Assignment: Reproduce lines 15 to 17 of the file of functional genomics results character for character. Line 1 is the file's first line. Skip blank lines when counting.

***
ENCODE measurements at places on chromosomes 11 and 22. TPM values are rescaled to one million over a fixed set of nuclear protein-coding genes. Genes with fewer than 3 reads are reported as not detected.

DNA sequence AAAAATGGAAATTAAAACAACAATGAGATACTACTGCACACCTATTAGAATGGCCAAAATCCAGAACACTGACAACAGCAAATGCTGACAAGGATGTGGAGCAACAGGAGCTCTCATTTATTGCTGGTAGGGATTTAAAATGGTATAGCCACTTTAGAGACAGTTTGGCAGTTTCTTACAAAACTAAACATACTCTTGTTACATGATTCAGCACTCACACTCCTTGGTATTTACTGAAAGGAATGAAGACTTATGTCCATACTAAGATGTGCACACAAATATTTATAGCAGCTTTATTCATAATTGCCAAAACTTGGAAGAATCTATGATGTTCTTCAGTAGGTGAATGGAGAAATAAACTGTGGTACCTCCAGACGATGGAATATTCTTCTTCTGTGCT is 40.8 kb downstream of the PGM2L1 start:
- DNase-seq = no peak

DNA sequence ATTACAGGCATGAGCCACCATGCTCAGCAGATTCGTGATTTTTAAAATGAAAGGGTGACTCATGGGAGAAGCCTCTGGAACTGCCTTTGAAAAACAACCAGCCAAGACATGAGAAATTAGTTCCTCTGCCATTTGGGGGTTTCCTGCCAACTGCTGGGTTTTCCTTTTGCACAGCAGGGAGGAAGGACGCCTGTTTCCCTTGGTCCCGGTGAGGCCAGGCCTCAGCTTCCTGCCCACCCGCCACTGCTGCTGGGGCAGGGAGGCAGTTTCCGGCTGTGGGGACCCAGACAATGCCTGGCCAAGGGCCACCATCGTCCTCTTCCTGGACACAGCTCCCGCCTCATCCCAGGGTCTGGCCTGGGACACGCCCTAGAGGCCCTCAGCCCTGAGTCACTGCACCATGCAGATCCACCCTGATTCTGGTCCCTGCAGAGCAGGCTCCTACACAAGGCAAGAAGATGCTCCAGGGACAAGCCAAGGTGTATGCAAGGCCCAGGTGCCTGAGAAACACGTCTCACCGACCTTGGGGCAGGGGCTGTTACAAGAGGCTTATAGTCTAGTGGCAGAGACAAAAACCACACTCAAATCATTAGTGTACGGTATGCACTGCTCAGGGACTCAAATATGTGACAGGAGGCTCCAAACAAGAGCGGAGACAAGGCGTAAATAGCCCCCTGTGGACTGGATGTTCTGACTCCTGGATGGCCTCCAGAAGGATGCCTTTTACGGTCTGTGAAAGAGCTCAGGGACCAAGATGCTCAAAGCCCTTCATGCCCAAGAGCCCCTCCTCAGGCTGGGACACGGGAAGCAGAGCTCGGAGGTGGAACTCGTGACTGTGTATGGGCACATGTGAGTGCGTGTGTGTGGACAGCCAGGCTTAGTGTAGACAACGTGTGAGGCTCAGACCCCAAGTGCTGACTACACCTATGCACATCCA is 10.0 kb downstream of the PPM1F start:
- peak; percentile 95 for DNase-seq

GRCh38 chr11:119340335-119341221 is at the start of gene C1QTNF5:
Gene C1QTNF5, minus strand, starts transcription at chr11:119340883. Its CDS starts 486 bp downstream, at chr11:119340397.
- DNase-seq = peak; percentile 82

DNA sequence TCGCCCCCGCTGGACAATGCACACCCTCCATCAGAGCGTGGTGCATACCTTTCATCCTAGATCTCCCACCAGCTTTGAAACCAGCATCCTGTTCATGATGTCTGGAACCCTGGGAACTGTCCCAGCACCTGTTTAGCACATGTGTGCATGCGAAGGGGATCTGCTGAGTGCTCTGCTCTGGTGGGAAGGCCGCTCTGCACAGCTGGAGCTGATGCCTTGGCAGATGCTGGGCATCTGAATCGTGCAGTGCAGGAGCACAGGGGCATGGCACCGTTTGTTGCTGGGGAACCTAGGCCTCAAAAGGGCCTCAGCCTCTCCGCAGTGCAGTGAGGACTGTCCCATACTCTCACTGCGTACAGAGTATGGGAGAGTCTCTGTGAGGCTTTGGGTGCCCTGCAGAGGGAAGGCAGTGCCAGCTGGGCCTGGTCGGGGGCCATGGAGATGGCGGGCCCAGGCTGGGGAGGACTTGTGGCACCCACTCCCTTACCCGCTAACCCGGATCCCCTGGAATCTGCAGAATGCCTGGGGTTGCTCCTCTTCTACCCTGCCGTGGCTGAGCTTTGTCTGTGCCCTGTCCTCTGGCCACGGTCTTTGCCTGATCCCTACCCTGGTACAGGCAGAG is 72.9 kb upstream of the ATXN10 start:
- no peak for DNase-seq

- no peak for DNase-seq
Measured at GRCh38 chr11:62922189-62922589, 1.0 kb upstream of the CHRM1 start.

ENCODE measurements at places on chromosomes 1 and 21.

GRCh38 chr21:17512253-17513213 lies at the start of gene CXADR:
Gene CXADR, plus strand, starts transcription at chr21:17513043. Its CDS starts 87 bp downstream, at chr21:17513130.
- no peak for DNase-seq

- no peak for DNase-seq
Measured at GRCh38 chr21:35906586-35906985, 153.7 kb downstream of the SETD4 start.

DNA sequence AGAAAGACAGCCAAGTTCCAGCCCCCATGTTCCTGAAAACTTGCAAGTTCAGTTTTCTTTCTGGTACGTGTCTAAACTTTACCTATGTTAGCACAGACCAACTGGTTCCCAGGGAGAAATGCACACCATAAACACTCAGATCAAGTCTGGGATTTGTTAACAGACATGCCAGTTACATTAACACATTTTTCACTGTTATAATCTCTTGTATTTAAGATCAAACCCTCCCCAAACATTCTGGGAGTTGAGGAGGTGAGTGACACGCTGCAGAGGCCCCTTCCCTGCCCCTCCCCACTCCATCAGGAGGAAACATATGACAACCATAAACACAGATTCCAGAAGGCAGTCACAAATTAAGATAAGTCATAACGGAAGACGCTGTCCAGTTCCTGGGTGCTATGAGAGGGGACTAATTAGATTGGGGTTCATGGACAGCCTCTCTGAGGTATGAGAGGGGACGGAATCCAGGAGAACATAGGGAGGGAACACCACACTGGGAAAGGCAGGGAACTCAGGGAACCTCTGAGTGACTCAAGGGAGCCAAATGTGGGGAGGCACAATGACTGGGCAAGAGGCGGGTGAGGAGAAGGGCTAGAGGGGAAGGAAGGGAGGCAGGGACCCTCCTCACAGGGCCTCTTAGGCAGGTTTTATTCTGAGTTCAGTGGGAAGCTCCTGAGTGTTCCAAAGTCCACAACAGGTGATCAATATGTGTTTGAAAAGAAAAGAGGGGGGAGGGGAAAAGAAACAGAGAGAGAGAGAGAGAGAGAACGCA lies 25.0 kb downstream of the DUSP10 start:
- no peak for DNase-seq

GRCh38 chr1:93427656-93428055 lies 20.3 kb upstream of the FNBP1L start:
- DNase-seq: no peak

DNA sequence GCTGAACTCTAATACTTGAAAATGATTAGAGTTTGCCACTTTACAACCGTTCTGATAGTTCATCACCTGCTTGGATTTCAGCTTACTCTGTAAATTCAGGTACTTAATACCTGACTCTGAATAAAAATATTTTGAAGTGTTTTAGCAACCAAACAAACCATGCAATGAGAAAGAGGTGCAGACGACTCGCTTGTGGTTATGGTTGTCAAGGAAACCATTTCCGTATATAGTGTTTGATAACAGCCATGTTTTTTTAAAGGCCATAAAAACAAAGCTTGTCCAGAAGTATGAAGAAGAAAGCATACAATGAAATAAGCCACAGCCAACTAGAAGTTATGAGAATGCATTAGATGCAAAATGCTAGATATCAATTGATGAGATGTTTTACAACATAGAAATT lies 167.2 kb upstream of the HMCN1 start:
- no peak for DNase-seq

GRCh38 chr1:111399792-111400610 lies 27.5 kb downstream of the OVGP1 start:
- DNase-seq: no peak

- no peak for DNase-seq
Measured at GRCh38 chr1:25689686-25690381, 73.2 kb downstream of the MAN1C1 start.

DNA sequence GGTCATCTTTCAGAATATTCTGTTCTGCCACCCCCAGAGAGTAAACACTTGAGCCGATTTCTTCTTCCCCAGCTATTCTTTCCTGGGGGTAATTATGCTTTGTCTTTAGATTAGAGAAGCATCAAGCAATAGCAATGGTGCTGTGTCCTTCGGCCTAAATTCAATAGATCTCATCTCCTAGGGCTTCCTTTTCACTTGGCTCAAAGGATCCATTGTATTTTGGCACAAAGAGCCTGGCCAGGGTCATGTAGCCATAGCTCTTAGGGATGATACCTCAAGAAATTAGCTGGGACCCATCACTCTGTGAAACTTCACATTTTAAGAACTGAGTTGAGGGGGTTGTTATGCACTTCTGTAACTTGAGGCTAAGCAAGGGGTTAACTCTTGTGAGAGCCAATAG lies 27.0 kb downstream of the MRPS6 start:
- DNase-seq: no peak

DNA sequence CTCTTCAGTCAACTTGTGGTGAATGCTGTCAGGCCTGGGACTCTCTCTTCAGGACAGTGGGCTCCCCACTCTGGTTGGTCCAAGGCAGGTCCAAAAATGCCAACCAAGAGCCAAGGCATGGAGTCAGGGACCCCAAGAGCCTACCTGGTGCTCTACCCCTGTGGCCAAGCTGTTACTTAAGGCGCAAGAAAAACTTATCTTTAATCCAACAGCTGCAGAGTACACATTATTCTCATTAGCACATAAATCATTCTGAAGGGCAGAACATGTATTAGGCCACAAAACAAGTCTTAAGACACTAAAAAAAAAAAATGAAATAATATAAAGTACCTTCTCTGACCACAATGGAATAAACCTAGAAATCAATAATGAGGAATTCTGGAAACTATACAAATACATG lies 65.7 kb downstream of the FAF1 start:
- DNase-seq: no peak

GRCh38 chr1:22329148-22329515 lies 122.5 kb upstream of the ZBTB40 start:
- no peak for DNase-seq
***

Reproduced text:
Gene CXADR, plus strand, starts transcription at chr21:17513043. Its CDS starts 87 bp downstream, at chr21:17513130.
- no peak for DNase-seq

- no peak for DNase-seq